Tim Cox, 59, a commodity trader, said: "The fact that one man or several men or as many men as it takes make mistakes or don't come up to expectations doesn't mean to say the expectations shouldn't be there any more ... I don't personally feel that a married priest can give - what's the jargon phrase? - good, quality time to his parish."

Peter Hancock, 64, described himself as a "good, obedient" Catholic. "I'm totally in favour of priests and celibacy, totally opposed to the Pill and totally support the present Pope and his views," he said.

William Arbuckle, 36, believed Bishop Wright's case was an exception for which the church could not accept responsibility. "If one guy in the City decides to get into fraud you can't blacklist his whole family ... It's the same with politics. You can't hold a party responsible for one member's outspoken views. Likewise, the Catholic Church can't be held responsible for one person's actions."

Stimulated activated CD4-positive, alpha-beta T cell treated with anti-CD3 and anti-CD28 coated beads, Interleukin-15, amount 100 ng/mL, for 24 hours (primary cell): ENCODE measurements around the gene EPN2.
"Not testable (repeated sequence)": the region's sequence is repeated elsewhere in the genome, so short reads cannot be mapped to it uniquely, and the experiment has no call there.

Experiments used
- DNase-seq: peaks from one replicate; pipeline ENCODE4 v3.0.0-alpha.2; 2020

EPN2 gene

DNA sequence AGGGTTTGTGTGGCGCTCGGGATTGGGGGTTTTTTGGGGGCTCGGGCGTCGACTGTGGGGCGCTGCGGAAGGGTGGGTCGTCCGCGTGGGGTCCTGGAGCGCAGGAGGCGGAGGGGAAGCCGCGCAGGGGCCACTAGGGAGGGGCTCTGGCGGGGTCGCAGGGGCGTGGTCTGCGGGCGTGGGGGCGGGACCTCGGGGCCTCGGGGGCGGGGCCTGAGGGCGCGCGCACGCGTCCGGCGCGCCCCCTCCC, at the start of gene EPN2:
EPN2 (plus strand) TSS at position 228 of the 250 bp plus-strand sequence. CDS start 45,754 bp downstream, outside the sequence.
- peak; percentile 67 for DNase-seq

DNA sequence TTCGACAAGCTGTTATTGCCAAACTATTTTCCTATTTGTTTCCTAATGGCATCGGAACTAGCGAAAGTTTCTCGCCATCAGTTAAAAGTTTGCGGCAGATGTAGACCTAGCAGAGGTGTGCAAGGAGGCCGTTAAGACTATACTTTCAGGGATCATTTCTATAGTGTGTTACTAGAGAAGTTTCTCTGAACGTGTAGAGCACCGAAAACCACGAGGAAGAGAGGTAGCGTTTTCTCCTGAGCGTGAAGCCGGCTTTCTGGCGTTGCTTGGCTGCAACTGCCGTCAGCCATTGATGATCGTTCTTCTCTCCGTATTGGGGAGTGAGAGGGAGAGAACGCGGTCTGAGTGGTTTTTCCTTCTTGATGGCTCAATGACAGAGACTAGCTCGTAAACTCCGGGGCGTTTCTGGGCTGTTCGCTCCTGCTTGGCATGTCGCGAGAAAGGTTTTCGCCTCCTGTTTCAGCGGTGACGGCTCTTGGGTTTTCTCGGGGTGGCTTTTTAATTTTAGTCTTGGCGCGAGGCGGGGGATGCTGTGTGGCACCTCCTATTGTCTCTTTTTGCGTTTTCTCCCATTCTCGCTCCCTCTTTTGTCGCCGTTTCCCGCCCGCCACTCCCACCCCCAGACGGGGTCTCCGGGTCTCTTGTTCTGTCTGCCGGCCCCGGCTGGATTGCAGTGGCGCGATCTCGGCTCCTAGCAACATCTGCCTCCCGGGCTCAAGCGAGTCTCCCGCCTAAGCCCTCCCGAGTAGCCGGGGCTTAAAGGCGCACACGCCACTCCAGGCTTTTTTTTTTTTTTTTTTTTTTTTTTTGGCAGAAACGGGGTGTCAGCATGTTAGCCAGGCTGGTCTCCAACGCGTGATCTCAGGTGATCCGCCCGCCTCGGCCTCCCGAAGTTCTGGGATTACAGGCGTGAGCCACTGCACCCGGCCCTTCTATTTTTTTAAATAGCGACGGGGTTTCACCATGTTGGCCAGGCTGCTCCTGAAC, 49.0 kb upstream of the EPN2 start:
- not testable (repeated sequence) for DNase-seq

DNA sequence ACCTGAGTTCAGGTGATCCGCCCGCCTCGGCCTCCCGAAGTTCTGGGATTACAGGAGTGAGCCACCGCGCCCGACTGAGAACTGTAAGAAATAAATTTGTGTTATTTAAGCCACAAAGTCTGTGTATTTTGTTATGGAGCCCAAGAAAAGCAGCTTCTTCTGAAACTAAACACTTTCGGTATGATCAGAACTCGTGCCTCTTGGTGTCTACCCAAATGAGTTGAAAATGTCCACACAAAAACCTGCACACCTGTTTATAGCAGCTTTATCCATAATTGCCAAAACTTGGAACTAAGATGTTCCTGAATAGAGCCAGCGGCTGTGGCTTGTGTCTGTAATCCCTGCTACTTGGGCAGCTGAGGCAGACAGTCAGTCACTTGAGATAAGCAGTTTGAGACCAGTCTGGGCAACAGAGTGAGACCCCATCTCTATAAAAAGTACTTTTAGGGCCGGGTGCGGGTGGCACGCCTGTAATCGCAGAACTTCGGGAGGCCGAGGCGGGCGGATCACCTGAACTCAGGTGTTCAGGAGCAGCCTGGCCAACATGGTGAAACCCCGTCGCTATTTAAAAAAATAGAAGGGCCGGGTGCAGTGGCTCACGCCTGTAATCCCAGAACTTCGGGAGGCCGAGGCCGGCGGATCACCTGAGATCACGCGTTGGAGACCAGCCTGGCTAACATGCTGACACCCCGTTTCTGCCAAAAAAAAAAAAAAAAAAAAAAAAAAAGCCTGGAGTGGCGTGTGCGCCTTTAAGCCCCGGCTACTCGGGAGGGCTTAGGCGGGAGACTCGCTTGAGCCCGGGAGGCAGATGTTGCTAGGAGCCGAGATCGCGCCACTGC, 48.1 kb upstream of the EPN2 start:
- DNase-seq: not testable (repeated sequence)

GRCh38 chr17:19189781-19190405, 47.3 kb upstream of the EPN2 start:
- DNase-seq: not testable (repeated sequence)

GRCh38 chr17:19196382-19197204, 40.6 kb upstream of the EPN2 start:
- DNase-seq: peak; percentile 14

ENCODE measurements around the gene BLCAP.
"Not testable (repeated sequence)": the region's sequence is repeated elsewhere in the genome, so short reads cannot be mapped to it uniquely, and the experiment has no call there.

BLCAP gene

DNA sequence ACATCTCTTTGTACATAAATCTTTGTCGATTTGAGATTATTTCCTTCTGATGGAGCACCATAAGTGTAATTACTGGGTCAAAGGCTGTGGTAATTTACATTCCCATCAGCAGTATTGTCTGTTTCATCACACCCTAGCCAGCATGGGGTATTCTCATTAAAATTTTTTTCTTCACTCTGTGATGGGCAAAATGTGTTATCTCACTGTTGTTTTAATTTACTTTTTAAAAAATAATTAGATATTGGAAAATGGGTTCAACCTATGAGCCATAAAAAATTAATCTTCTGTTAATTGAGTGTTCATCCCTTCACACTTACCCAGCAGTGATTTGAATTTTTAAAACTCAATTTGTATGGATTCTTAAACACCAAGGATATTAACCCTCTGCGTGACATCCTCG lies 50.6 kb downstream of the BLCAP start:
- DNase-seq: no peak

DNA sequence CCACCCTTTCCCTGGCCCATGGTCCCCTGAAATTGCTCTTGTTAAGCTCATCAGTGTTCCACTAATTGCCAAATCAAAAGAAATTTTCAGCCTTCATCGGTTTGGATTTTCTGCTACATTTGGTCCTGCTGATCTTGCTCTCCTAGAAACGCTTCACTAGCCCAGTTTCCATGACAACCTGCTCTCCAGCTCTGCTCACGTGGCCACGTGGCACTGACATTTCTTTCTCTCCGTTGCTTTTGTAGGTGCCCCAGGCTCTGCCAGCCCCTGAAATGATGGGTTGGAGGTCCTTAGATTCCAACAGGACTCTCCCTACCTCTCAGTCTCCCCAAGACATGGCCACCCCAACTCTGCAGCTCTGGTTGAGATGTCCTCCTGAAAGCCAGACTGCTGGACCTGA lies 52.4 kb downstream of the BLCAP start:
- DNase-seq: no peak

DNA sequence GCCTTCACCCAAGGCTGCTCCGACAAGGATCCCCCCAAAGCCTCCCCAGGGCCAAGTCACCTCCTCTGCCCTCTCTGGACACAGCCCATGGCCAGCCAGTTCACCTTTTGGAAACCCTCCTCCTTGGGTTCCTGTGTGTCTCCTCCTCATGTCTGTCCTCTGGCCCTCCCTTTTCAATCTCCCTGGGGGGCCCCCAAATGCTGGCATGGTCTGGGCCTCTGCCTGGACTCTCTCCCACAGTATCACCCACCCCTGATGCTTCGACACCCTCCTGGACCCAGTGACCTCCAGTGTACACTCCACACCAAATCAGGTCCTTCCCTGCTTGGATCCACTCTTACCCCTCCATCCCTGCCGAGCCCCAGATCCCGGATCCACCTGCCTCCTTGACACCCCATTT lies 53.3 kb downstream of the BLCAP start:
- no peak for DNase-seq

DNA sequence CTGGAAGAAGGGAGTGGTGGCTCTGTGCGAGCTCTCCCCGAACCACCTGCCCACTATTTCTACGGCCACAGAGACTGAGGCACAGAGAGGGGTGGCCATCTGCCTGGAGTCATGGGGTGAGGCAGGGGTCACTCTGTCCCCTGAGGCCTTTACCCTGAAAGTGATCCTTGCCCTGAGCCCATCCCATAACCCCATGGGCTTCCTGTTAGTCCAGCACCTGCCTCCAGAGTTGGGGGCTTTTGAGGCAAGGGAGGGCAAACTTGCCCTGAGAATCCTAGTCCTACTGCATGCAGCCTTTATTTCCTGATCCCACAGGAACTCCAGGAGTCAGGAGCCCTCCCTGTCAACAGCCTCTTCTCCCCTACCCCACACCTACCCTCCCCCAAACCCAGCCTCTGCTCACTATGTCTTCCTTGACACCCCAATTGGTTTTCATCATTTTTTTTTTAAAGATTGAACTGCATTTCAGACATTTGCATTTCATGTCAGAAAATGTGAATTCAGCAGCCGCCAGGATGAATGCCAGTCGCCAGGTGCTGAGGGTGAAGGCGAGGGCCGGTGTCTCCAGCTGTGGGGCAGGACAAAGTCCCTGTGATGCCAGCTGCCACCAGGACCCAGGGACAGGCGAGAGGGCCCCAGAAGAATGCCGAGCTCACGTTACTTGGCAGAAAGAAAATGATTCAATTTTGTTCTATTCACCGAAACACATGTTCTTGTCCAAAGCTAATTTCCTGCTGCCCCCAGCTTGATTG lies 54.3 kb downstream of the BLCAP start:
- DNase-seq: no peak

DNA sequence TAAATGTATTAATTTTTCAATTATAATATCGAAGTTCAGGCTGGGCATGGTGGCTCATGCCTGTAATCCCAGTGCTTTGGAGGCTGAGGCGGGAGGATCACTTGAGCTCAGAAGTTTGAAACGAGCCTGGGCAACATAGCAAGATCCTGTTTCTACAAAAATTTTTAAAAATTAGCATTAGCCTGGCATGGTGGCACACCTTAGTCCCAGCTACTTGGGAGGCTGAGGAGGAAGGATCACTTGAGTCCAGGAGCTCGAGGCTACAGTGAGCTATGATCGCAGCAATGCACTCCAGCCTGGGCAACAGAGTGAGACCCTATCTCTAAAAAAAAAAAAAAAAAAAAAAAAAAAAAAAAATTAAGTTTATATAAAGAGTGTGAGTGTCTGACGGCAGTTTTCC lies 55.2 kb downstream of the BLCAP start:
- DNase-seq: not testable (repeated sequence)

Frances Ode-Sarpong, who is in her 40s, said celibacy was "a good way to surrender yourself to Christ". "He [Christ] never slept with anyone. If you want to follow his footsteps I think you have to be celibate. It's compulsory ... If you're weak you don't have to take up the priesthood. They know what they are letting themselves in for and they aren't forced to do it."

But a nun expressed her exasperation with the media furore, saying: "As soon as anybody falls it hits the headlines. Go and look at the thousands and thousands who don't."

Leading article, page 13

Saturday story, page 16